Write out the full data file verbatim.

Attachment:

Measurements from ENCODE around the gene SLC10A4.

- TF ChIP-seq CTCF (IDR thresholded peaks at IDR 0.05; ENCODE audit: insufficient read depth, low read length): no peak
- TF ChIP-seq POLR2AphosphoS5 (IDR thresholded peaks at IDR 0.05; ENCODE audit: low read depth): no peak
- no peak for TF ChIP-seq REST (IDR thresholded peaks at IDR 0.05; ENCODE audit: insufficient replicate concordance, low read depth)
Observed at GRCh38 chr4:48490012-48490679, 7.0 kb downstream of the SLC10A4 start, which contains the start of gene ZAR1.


Measurements from ENCODE around the gene SLC10A4.

- TF ChIP-seq CTCF (IDR thresholded peaks at IDR 0.05; ENCODE audit: insufficient read depth, low read length): no peak
- TF ChIP-seq POLR2AphosphoS5 (IDR thresholded peaks at IDR 0.05; ENCODE audit: low read depth): no peak
- no peak for TF ChIP-seq REST (IDR thresholded peaks at IDR 0.05; ENCODE audit: insufficient replicate concordance, low read depth)
Observed at GRCh38 chr4:48490012-48490679, 7.0 kb downstream of the SLC10A4 start, which contains the start of gene ZAR1.